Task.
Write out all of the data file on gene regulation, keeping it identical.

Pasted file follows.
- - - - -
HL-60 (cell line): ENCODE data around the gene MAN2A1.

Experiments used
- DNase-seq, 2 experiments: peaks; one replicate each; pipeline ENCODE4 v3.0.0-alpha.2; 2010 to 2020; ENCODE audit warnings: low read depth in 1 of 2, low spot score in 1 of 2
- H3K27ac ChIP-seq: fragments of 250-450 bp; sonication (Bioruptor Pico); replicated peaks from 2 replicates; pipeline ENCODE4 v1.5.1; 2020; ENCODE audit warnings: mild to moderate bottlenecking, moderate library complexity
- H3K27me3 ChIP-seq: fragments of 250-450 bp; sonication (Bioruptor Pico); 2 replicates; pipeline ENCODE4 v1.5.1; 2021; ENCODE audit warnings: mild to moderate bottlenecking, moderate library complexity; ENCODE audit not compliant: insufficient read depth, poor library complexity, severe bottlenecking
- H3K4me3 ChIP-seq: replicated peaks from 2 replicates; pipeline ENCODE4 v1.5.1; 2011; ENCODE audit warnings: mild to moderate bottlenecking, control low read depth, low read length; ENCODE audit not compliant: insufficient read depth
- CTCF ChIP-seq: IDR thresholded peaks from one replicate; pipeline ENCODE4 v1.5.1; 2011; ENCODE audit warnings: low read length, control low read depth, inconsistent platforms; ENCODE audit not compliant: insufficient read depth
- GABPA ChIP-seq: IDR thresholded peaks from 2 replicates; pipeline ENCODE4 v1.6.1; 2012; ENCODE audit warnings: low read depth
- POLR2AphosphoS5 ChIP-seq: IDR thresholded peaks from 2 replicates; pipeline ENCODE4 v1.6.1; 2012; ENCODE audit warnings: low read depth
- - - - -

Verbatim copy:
HL-60 (cell line): ENCODE data around the gene MAN2A1.

Experiments used
- DNase-seq, 2 experiments: peaks; one replicate each; pipeline ENCODE4 v3.0.0-alpha.2; 2010 to 2020; ENCODE audit warnings: low read depth in 1 of 2, low spot score in 1 of 2
- H3K27ac ChIP-seq: fragments of 250-450 bp; sonication (Bioruptor Pico); replicated peaks from 2 replicates; pipeline ENCODE4 v1.5.1; 2020; ENCODE audit warnings: mild to moderate bottlenecking, moderate library complexity
- H3K27me3 ChIP-seq: fragments of 250-450 bp; sonication (Bioruptor Pico); 2 replicates; pipeline ENCODE4 v1.5.1; 2021; ENCODE audit warnings: mild to moderate bottlenecking, moderate library complexity; ENCODE audit not compliant: insufficient read depth, poor library complexity, severe bottlenecking
- H3K4me3 ChIP-seq: replicated peaks from 2 replicates; pipeline ENCODE4 v1.5.1; 2011; ENCODE audit warnings: mild to moderate bottlenecking, control low read depth, low read length; ENCODE audit not compliant: insufficient read depth
- CTCF ChIP-seq: IDR thresholded peaks from one replicate; pipeline ENCODE4 v1.5.1; 2011; ENCODE audit warnings: low read length, control low read depth, inconsistent platforms; ENCODE audit not compliant: insufficient read depth
- GABPA ChIP-seq: IDR thresholded peaks from 2 replicates; pipeline ENCODE4 v1.6.1; 2012; ENCODE audit warnings: low read depth
- POLR2AphosphoS5 ChIP-seq: IDR thresholded peaks from 2 replicates; pipeline ENCODE4 v1.6.1; 2012; ENCODE audit warnings: low read depth